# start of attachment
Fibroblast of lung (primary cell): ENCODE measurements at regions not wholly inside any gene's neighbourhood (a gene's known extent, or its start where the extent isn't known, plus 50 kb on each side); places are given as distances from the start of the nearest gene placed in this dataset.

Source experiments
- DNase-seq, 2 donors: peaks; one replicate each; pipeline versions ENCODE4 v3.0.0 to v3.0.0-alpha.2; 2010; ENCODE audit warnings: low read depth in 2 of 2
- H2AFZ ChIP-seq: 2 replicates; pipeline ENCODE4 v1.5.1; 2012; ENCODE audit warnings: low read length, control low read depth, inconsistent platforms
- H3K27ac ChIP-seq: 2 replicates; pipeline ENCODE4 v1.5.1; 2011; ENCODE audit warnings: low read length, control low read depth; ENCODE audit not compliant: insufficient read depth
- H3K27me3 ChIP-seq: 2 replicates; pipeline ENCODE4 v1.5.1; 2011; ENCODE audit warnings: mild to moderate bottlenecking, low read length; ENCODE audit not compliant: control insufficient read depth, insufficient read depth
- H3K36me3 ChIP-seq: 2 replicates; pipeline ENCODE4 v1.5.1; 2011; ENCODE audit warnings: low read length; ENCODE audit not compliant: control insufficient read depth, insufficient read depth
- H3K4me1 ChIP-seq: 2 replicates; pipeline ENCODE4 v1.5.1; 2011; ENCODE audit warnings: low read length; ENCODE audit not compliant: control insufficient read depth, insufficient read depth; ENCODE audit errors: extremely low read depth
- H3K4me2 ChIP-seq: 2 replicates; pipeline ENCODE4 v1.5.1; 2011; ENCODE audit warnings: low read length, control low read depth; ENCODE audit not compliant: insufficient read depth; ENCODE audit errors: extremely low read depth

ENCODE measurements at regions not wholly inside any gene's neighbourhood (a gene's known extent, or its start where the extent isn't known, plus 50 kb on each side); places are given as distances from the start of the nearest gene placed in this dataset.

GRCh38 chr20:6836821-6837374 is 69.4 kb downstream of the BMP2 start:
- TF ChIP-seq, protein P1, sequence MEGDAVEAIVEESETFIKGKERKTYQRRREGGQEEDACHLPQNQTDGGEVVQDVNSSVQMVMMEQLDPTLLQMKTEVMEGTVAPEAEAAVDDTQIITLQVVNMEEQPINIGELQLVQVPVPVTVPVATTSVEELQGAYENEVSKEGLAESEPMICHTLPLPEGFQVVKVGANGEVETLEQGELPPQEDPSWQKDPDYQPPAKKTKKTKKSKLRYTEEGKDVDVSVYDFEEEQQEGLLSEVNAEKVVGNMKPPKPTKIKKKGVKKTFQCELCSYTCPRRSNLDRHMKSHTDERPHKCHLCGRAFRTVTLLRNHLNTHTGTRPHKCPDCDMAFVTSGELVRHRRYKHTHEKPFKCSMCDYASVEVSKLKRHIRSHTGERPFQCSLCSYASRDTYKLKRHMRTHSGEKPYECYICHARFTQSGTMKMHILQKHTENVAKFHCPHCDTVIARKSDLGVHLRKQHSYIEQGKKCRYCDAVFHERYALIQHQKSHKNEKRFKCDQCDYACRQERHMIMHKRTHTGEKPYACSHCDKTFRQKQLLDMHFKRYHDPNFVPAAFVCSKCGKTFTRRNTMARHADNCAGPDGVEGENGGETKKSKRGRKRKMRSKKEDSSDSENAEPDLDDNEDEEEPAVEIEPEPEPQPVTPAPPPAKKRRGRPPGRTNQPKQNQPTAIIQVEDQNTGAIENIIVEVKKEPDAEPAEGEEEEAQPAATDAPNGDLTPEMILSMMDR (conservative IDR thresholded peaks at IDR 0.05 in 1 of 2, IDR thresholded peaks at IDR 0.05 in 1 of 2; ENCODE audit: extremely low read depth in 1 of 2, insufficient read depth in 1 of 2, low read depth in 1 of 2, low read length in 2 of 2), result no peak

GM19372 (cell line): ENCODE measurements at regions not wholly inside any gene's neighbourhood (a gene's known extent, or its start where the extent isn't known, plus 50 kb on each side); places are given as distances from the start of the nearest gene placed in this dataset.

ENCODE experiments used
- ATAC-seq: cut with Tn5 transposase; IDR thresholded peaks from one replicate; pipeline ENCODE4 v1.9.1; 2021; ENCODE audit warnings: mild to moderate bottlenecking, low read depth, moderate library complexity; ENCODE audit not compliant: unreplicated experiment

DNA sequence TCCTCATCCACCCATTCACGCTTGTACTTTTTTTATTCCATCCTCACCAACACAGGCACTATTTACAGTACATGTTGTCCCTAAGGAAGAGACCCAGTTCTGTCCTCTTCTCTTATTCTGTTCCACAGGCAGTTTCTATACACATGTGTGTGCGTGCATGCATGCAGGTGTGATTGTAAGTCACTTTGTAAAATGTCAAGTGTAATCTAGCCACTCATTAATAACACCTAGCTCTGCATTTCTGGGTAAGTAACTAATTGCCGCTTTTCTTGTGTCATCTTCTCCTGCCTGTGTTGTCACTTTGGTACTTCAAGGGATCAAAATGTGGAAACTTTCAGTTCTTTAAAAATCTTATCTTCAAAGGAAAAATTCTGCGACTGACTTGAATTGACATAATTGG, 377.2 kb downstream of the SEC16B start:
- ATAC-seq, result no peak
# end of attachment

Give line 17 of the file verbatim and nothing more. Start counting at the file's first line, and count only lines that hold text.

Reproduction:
- ATAC-seq, result no peak